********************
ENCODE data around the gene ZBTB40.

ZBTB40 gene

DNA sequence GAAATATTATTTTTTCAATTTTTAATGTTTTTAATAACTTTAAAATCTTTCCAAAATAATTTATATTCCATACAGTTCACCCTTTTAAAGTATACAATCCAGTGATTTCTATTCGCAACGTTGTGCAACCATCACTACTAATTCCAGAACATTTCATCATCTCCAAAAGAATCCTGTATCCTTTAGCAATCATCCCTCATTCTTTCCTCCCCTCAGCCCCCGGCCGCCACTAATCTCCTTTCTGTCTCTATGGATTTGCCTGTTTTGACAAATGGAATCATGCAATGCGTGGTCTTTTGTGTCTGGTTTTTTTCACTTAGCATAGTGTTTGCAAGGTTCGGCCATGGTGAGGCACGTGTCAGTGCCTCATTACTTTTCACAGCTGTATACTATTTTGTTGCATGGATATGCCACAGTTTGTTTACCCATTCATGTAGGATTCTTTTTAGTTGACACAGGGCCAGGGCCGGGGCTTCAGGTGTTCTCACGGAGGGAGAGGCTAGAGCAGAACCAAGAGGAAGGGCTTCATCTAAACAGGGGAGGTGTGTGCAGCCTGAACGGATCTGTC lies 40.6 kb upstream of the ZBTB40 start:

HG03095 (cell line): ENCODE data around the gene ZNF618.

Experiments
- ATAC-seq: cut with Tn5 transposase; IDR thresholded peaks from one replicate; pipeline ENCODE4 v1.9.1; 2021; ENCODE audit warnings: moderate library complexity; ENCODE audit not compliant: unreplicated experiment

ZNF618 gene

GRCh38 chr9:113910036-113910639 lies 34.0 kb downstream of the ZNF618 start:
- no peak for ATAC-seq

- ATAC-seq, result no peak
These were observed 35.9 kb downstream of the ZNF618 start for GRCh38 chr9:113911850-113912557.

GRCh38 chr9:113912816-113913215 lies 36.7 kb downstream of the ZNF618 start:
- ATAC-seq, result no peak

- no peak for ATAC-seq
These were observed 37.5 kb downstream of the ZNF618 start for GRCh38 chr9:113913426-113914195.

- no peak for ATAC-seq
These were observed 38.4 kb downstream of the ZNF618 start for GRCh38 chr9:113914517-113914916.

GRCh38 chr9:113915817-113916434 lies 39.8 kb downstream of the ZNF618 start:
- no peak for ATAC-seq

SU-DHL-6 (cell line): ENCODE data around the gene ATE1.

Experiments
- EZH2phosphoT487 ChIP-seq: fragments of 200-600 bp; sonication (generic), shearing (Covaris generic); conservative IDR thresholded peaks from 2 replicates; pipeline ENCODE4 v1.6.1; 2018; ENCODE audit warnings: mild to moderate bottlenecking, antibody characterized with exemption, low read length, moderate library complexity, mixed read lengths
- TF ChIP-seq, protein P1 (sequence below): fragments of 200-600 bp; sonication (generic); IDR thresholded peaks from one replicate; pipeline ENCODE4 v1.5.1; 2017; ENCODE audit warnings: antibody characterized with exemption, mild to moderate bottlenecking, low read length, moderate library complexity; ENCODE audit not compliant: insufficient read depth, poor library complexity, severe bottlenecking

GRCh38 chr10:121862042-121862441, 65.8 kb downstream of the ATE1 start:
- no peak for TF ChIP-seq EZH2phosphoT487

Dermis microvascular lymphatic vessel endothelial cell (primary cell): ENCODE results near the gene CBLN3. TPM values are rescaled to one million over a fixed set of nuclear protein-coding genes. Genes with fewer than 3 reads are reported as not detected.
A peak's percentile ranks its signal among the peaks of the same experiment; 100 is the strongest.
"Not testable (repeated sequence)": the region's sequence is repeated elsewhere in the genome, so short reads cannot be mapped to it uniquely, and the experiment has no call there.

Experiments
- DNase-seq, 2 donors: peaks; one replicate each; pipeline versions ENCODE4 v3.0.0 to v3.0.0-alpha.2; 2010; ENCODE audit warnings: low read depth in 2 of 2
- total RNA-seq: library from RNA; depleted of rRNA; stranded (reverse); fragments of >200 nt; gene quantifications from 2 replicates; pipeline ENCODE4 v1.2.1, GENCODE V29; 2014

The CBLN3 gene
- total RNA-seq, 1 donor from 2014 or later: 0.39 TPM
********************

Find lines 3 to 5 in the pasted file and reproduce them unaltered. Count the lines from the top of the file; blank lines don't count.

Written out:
DNA sequence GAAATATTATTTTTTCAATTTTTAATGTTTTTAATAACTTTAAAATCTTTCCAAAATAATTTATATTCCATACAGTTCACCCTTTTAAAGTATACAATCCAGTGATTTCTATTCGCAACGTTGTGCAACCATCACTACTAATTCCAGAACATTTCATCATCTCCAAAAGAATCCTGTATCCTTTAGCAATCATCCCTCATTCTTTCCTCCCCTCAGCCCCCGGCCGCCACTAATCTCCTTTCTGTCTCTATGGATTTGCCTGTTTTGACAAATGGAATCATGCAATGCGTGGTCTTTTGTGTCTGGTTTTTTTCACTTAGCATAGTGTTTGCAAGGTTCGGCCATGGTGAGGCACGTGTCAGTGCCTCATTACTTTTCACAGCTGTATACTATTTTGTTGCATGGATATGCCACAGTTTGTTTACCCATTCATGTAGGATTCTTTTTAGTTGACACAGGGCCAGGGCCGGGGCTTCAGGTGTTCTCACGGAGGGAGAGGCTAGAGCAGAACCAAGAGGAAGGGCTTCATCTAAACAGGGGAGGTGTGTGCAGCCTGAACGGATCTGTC lies 40.6 kb upstream of the ZBTB40 start:

HG03095 (cell line): ENCODE data around the gene ZNF618.

Experiments